China is a multi-ethnic country with a 5,000 year old history. China’s diverse geography, with its vast mountain chains, forests, deserts and thousands of miles of rivers, has allowed a wide variety of ethnic groups to flourish in different parts of China. This has combined to create in China, “a Nation of Clothes and Crowns,” a rich and variegated culture of clothing. Dress in China is the product of human labor, exquisite craftsmanship, aesthetic taste and a wide assortment of ethnic sub-cultures, each with its own unique set of folk customs and religions, some thousands of years old. As a result the diverse clothing of China’s minorities has come to enrich the lives of the people of all ethnic groups and be a beautiful and continuing element of China’s cultural landscape.
The clothing worn by China’s various ethnic groups is also a valuable resource in the study of Chinese cultural history, known as “a long river of dazzling stars.” The study of China’s multiethnic sub-cultures has become a way of understanding its unique form of Oriental civilization. Chinese dress, like Chinese culture, is the result of the blending of all ethnic groups in this vast land, where 56 separate ethnic groups have now been officially recognized. In modern times this culture of clothing has been expanded by the absorption of modern forms of dress from many foreign cultures and nationalities throughout the world. While the Chinese Han remains the largest of the ethnic groups, the result of this blending of styles of clothing creates a panoply of dress that is endlessly colorful and endlessly surprising in modern China.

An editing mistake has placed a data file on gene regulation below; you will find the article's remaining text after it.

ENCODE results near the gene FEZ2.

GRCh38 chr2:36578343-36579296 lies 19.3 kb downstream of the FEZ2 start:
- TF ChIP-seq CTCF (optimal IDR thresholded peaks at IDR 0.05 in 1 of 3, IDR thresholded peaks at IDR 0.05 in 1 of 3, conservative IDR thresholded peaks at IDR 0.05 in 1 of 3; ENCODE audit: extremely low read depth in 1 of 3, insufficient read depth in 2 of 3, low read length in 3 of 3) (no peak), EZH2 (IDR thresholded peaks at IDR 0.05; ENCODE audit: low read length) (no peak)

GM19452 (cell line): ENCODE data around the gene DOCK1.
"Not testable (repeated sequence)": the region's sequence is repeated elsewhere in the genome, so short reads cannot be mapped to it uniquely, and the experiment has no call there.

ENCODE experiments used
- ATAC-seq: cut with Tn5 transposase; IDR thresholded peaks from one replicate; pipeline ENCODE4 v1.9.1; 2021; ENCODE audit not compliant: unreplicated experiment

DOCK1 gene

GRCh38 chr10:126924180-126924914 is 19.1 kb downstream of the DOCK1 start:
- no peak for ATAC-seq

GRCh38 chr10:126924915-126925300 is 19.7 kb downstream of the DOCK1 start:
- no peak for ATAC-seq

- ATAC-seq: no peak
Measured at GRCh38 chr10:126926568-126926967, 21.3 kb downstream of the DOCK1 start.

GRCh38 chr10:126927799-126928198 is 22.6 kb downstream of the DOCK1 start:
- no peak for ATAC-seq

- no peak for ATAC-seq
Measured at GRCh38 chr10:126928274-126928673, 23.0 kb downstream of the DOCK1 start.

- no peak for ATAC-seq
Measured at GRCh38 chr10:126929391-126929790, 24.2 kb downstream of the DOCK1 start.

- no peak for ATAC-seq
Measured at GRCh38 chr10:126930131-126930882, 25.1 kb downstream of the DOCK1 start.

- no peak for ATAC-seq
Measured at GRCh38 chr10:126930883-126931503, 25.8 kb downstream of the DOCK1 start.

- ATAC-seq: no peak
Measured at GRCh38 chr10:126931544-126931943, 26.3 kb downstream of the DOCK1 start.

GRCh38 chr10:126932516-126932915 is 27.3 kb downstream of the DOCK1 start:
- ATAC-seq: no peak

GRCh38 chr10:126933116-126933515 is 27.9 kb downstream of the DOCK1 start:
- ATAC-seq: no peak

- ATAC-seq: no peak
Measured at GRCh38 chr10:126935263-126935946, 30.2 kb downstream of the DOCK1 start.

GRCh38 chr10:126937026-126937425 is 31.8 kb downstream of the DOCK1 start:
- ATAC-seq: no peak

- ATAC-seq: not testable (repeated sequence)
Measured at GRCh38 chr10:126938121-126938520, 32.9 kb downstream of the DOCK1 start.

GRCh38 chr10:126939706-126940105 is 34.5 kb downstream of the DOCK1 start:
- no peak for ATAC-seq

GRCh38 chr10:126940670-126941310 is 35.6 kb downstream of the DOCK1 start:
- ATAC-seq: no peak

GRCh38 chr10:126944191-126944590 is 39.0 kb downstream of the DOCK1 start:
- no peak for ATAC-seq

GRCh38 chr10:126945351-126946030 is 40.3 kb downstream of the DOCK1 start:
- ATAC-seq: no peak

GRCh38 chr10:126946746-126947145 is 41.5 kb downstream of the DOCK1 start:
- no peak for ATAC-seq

About the word costume:
There are several definitions of the word costume. One is very simple: it is a synonym for attire, clothing, etc. Another definition is "clothing that represents a certain culture or time period."
The word costume is used in the title of this exhibit: the clothing in this exhibit were manufactured to respresent each culture, and were not made by members of that culture. In our context, they serve an educational purpose.
However, the photos from China that are included in the exhibit are all of real people wearing real clothing. It is important to make that distinction.
Even though there are other definitions of costume, there is a general understanding in the US that costumes are something that you wear on Halloween. Regardless of the context, if someone is wearing traditional attire from their culture, you would not refer to it as a costume.
You can and should form your own opinion about whether the word Costume in the title feels appropriate or not. Should the title be something like Unique Attire instead? Would you have a different opinion if clothing from your own culture was being represented in the exhibit?